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Forecasters: Pauley, Vanderpool, Ritter
Issued:  5:00pm: February 26, 2020

Technical Discussion (The nerdy stuff we are discussing in class)

The 18z NAM and 12z GFS showed remarkable agreement (through analysis of 500mb heights and winds) throughout the forecast period. With the WPC recommending a general model blend (and with the NAM progging Wednesday afternoon temperatures about 10 degrees warmer than observed values) we went with the 12z GFS throughout the period, as it had a better handle on surface temperatures.

21z WPC analysis indicated a surface low centered over West Virginia. This low was tilted west with height, as confirmed by 21z RAP analysis. The 500mb trough was just barely beginning to see a negative tilt, with its axis extending from northeastern Minnesota through central Illinois. Short-term prognostics from the RAP and GFS indicates that this trough will take on a steep negative tilt over the next 18 hours, which will serve to deepen the surface cyclone over the eastern CONUS.

For mid-Missouri, wrap-around moisture between 850 mb and 700 mb was responsible for cloudy skies, with relatively steep (7 - 7.5 C/km) low-level lapse rates helping to generate cumulus clouds and even a few snow showers. Lapse rates will become less steep throughout the evening, which -- along with drying in the aforementioned 850-700 mb layer -- will lead to clearing skies.

Tonight, clearing skies and light winds will help us to fall into the low to mid 20s. We decided to raise overnight lows a few degrees from the previous shift based upon SREF and HREF model spreads, which both forecast temperatures in the 22 - 27 degree range. Given that there is no snow on the ground, we believe that a range of 22-26 degrees is reasonable.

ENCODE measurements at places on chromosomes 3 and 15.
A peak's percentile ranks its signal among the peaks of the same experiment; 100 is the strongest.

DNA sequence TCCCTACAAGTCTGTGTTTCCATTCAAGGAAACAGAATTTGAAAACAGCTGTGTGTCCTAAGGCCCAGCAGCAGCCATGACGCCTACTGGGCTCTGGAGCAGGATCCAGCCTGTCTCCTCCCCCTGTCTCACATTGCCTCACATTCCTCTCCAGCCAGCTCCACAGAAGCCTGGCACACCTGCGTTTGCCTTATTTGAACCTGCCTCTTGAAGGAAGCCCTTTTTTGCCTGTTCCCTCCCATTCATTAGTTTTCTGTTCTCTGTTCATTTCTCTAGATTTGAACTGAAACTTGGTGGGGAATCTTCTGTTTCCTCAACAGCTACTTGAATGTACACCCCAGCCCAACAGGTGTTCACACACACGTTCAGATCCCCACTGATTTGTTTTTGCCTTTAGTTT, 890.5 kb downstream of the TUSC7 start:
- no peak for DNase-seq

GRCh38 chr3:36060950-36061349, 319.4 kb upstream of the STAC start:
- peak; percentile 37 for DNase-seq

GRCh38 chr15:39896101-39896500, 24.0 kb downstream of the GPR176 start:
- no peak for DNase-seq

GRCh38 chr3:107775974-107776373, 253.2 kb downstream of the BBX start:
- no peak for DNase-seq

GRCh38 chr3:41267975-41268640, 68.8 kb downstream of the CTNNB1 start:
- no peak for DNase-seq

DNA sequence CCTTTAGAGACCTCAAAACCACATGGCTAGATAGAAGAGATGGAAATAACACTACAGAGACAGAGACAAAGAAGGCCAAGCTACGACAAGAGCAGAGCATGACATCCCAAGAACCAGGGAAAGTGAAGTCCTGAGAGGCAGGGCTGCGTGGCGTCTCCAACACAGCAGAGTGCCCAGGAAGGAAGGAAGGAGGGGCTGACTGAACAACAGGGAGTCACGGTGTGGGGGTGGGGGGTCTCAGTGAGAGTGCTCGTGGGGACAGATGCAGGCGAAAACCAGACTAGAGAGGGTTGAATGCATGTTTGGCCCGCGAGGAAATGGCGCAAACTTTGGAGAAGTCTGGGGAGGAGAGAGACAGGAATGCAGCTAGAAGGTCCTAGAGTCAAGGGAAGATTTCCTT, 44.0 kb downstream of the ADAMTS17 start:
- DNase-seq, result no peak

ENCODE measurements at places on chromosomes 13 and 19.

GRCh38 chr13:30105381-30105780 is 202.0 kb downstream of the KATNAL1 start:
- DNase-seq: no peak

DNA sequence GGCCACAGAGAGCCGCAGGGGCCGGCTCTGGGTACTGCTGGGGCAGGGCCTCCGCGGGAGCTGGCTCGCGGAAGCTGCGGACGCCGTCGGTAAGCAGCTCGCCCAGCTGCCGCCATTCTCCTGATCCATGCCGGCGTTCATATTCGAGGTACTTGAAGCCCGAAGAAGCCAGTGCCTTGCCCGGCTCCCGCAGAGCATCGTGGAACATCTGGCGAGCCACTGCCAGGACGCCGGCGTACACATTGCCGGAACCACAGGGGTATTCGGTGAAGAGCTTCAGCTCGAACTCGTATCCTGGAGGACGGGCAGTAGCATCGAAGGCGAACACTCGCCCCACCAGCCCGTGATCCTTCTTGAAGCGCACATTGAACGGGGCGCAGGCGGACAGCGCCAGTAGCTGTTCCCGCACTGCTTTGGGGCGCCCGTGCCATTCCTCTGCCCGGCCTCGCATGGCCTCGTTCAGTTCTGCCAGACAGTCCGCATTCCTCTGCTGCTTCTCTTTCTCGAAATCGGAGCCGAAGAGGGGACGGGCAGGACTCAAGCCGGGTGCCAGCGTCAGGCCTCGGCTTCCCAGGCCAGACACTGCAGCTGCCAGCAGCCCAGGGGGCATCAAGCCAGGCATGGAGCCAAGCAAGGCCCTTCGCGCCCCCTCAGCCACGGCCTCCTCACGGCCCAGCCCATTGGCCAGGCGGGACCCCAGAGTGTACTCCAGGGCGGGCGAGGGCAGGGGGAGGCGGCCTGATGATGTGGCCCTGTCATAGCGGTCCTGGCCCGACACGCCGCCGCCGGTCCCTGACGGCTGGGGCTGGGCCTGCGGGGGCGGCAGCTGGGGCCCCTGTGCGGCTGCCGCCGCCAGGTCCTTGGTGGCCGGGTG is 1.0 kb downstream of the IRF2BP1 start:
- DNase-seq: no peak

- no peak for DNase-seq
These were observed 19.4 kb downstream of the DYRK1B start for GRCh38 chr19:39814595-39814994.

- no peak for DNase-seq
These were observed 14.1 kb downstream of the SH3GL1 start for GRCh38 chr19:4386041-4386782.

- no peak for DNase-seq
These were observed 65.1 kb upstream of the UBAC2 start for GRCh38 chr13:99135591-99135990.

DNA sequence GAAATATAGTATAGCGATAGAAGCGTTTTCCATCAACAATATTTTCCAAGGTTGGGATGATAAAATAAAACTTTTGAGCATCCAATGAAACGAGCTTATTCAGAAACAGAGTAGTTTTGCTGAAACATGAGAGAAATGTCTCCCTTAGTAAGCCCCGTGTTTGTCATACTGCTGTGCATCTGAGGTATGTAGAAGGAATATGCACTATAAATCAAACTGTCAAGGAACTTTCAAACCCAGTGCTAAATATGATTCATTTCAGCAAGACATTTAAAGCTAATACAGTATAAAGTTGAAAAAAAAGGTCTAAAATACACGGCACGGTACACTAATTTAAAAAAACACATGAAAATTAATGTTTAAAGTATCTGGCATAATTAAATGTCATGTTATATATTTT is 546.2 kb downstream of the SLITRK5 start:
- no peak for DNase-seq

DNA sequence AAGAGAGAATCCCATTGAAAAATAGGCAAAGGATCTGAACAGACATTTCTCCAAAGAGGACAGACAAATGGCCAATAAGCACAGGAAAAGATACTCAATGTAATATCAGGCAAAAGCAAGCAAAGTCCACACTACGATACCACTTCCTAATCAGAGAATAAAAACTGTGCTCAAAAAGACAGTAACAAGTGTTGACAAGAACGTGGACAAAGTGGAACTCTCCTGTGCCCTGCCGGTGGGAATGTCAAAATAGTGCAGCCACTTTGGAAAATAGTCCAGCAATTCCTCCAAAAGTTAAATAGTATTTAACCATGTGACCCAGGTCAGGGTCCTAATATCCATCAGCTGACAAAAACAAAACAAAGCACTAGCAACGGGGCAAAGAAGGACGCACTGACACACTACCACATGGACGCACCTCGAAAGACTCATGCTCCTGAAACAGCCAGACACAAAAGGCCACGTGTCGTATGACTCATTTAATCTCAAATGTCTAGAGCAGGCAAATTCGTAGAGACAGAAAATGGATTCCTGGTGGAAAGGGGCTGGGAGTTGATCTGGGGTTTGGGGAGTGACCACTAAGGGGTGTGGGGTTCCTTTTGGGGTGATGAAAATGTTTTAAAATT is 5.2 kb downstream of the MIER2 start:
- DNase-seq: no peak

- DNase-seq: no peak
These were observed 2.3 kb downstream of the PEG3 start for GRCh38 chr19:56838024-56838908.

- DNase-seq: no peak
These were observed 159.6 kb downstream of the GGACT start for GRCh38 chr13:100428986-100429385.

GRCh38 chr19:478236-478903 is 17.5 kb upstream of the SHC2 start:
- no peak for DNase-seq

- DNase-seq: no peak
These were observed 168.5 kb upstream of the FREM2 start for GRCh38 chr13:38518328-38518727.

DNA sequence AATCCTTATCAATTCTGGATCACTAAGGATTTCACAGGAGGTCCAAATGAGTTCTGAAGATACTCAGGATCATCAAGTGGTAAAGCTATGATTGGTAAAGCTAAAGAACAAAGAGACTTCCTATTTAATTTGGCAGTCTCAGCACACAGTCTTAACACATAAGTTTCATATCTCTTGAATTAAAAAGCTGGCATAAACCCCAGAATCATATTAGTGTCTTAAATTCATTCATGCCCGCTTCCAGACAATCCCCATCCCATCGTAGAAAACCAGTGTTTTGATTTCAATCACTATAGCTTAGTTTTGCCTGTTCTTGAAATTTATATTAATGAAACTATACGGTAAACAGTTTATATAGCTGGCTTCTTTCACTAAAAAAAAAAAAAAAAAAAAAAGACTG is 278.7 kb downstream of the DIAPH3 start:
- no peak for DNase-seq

Thursday, surface winds will switch to the southwest. GFS soundings for 15z Thursday indicate veering in the low and mid levels of the atmosphere. That veering will create warm air advection, boosting surface temperatures into the mid-40s. Tomorrow afternoon, a small shortwave will push into the area. This disturbance will saturate the atmosphere between 850 and 300 mb, leading to increasing cloud cover. There is also the potential for sprinkles or light passing showers, as the saturation aloft is accompanied by decent vertical motion. However, any rain will have to fall through some pretty dry air near the surface, which will limit our overall chances for it.

Friday, another shortwave disturbance will pass over the area. However, it doesn't have much moisture to work with at the surface, so right now it looks like clouds will be the main impact. Future shifts will need to watch this, however, because any increase in moisture and lift could lead to more stray showers or sprinkles.

Saturday, a warmup begins in earnest as strong warm air advection combines with mostly sunny skies beneath a developing ridge. It currently looks like temperatures should hit the mid- to upper-50s, with warmer temperatures certainly not out of the realm of possibility. 









Tuesday, February 25, 2020





 

Tuesday Night - Rain/Snow Showers. Low: 26-30



Wednesday - AM Snow/Afternoon Clearing. High: 32-36


 
Wednesday Night - Clear Skies. Low: 18-22

              
                 
 Thursday - Partly Cloudy. High: 38-42



 
Friday - Partly Cloudy. High: 38-42












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Discussion: